The changes creep in gradually, from the late 1970s and early 1980s onwards: more pages, more sections, as daily papers discovered the need to emulate the weekend ones. Designers took over, using white space and eventually colour to create a superficially more attractive product, with more pictures, and more ‘features’, ‘lifestyle’ content; news now occupied an ever smaller proportion of the pages. And articles, both news and commentary, became shorter, perhaps reflecting what television was doing to our attention-span?

Ironically, these developments came along at the time when newspapers themselves were becoming far less ‘relevant’ to more and more people, because the news was on the TV and the radio; these developments may have been intended to arrest the decline of print, but it is now evident that they have singularly failed, when you consider, for instance, a newspaper like the Daily Express that once enjoyed the largest circulation in the land, now a pitiable shadow of its former self, currently selling fewer copies per day than The Guardian or The Times did in their heyday…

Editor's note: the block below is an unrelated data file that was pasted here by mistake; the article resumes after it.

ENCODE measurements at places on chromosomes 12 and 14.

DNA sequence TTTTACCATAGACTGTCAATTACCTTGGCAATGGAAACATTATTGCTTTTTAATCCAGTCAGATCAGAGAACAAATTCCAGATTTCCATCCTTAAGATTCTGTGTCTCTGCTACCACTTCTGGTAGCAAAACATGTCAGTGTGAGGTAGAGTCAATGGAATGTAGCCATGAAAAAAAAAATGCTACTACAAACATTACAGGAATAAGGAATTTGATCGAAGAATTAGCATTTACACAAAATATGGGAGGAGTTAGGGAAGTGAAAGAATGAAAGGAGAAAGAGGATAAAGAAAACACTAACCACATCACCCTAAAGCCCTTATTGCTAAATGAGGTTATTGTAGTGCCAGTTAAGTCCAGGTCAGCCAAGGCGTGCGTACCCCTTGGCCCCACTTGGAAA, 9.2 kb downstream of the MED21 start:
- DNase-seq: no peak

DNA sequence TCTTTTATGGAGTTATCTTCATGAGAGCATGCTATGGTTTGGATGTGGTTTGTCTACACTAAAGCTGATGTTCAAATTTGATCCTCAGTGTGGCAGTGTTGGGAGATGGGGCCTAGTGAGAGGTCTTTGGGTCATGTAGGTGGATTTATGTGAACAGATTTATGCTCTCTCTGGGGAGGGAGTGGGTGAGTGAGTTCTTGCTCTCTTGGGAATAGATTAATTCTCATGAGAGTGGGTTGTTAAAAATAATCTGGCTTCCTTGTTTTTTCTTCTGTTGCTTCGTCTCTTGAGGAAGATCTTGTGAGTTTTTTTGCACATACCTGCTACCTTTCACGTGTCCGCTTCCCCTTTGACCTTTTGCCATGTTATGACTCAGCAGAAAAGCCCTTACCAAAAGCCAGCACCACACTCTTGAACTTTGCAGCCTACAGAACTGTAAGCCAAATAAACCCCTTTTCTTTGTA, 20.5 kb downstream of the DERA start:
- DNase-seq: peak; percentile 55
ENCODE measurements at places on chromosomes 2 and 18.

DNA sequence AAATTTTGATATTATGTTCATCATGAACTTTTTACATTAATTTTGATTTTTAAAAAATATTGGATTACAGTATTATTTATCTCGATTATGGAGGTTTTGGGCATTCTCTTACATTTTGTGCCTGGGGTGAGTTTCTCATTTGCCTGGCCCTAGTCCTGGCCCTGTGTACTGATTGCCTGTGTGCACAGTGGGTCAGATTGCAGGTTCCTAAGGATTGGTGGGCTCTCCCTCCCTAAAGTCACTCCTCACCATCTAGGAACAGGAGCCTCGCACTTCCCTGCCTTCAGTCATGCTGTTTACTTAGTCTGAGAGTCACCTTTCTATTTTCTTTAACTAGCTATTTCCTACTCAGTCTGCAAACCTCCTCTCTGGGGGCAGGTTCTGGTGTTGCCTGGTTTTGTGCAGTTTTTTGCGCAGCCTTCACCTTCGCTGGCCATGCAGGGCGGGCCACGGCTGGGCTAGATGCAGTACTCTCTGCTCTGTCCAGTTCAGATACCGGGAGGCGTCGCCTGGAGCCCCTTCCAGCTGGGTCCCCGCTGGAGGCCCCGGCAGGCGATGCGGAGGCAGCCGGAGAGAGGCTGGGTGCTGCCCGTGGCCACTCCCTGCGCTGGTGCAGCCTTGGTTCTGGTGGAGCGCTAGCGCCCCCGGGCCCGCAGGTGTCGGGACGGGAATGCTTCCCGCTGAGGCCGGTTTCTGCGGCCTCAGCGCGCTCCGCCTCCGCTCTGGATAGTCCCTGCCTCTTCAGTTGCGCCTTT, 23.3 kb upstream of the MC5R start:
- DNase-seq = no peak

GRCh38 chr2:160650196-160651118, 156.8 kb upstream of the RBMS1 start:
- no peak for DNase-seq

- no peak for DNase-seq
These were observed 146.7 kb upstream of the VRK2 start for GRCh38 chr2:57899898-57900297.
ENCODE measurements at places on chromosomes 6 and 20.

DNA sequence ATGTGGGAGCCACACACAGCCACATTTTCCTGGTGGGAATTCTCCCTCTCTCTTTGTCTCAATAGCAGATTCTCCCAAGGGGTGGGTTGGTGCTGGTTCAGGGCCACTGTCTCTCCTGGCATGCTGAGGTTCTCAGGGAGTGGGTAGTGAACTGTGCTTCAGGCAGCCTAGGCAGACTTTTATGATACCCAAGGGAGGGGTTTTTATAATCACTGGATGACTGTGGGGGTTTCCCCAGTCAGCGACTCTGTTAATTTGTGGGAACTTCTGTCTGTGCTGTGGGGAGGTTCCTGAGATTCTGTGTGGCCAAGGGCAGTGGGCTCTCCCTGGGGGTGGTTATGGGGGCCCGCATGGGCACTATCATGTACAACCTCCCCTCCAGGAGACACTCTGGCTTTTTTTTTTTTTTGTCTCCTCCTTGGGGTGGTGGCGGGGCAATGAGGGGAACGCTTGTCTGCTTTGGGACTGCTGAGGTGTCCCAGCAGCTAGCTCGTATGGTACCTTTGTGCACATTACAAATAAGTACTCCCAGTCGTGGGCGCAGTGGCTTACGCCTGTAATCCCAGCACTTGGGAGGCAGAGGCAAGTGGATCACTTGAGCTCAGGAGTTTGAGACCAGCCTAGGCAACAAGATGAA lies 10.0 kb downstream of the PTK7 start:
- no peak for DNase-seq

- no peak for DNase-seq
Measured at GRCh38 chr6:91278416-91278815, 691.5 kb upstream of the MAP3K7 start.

It was inevitable, once the internet arrived; the vast infrastructure that distributed tonnes of print around the land overnight was no longer needed; a far more up-to-date news service is now available at the breakfast table than ever dropped through the letter-box. And yet, I am convinced, in many ways we are the poorer for the changes that have taken place over the past half-century. I think we are less clear about what news is, we are less clear about the distinction between news and opinion, and we are less well-informed that we used to be, in spite of, or perhaps because of those changes.